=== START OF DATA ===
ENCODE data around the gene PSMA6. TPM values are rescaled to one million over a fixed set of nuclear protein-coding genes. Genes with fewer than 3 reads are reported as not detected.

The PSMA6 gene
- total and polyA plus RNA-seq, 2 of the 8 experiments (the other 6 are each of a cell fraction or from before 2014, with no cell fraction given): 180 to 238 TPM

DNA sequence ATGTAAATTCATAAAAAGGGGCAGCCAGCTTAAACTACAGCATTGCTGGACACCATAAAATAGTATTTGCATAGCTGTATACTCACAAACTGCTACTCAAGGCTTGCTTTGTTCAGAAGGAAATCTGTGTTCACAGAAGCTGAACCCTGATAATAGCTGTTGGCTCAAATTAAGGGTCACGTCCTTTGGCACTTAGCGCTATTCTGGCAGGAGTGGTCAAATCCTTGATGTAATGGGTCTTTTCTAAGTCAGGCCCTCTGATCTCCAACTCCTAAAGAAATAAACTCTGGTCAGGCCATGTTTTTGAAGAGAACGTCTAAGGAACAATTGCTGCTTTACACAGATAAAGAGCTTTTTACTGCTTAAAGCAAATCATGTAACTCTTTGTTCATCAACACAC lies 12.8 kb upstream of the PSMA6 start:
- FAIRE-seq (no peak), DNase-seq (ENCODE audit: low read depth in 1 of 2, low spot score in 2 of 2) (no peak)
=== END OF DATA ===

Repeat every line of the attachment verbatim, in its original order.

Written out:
ENCODE data around the gene PSMA6. TPM values are rescaled to one million over a fixed set of nuclear protein-coding genes. Genes with fewer than 3 reads are reported as not detected.

The PSMA6 gene
- total and polyA plus RNA-seq, 2 of the 8 experiments (the other 6 are each of a cell fraction or from before 2014, with no cell fraction given): 180 to 238 TPM

DNA sequence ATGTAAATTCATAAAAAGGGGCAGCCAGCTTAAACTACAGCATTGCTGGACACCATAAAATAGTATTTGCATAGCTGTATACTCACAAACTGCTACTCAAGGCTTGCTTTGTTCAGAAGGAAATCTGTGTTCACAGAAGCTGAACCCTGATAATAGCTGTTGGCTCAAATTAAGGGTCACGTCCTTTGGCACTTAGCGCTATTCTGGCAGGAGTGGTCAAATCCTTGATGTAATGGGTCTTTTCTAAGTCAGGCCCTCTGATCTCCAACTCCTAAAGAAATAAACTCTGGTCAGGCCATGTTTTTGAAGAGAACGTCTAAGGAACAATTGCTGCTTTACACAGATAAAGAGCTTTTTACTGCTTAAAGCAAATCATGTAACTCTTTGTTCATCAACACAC lies 12.8 kb upstream of the PSMA6 start:
- FAIRE-seq (no peak), DNase-seq (ENCODE audit: low read depth in 1 of 2, low spot score in 2 of 2) (no peak)